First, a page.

Every now and then I mention something in passing, and it later occurs to me that it's an important enough point that it's worth posting again, on its own, to make sure that the point doesn't get missed.
This is one of those times:
From the post Blood pH - which direction would be good? [LINK]
...And significantly, the taser totally bypasses any built-in survival mechanisms that might naturally keep the subject from actually (i.e. in the real world) killing themselves through over-exertion.
That's a key difference - between what the subject might be ALMOST doing to themselves (naturally limited by built-in survival mechanisms), and what boundary the taser can push them right through and beyond.
The taser lacks any such natural limiting feed-back signals. It just stupidly and blindly locks-up the muscles (a massive form of over-exertion).
The taser could probably lock-up the muscles on a fresh corpse.
The point here is that humans have who-knows-how-many? built-in feedback loops. These 'negative feedback' (self-limiting) mechanisms would include: conscious awareness, discomfort, fatigue, pain, and so on - right down to utter collapse (loss of consciousness).
These feedback signals, which exist in multiple layers at every possible level of the human-machine, almost always prevent people from killing themselves through over-exertion.
Where a person is operating under their own command (even if acting 'insane'), they will eventually reach their limits. If they exceed those limits, there's a very good chance that they'll become unconscious and thereby avoid death by some margin.
My assumption here is that there exists a margin (possibly a small margin) between the point where a person would become unconscious (thereby providing life-saving rest), and the point where they're destined to die. I believe that this is a reasonable assumption. If you disagree with this argument, then you need to disprove this assumption, because everything else flows logically from it.
The taser simply bypasses many of these natural self-preservation limits. Even if the person has a Blood pH level (for example) which has rendered them unconscious, the taser keeps going and going and going. It will not stop.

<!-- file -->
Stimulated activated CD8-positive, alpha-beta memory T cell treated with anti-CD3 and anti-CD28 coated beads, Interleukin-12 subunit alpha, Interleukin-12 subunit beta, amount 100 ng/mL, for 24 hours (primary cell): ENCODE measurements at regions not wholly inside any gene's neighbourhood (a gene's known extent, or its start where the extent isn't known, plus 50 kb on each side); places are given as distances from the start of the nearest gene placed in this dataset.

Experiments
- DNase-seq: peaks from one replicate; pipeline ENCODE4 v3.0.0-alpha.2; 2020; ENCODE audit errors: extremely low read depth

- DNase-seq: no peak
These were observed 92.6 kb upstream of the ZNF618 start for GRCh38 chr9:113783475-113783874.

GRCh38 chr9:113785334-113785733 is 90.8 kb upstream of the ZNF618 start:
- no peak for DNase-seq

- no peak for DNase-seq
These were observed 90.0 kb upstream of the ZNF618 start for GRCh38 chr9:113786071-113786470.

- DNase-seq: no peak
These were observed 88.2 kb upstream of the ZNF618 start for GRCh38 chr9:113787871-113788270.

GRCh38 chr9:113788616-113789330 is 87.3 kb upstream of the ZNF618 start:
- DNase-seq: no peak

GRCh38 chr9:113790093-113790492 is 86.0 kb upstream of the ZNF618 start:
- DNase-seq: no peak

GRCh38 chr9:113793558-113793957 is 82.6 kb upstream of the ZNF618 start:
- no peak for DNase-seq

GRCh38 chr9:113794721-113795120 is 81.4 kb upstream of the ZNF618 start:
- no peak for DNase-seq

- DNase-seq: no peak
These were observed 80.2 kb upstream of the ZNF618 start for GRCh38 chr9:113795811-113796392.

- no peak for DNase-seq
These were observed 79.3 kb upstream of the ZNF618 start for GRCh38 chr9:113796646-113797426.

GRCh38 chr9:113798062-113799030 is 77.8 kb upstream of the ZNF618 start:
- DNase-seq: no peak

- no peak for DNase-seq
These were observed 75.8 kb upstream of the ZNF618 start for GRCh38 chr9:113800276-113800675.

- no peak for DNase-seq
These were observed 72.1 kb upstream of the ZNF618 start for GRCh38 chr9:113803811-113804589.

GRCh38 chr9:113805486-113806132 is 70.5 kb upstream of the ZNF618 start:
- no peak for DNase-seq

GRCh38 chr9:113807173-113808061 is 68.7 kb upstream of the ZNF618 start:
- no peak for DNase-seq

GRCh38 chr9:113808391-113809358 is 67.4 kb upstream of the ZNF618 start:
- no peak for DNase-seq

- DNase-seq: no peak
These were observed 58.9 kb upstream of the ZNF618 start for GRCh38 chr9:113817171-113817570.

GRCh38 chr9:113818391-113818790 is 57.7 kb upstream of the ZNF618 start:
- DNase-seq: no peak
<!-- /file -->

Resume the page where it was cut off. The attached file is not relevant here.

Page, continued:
The taser respects no ultimate limits within the subject.
There's no feedback loop (except the operator, possible defectively-trained).
And there's not necessarily any safety in being unconscious, especially if the taser makes the victim's muscles continue to twitch in a "fighting" and "threatening" manner.
This lack of feedback and lack of respect for the subject's ultimate limits perfectly explains the significant difference in the real-world outcomes between the subject just over-exerting themselves, versus them also being given a good solid tasering.
This simple hypothesis bridges the 'taser-science' (sic) knowledge gap surrounding "excited delirium" (the arguably-mythical condition), and trying to explain all those many "excited delirium deaths" (the all-too-convenient excuse for a 'taser-associated' death).
If 'excited delirium' is a problem, then the taser is not the right solution. In fact, it seems to be the worst possible approach.
It's as if the subject is walking along the edge of a cliff, and the suggested solution is to push them over the edge.
Even the RCMP acknowledged this plain fact: "The RCMP's revised [Taser] policy underscores that there are risks associated with the deployment of the device and emphasizes that those risks include the risk of death, particularly for acutely agitated individuals." [LINK]
Behavior that some people call "Excited Delirium" is a clear-cut indicator to put away the taser.
PS: Scientific American reference: [LINK] (Thanks Critical Mass)
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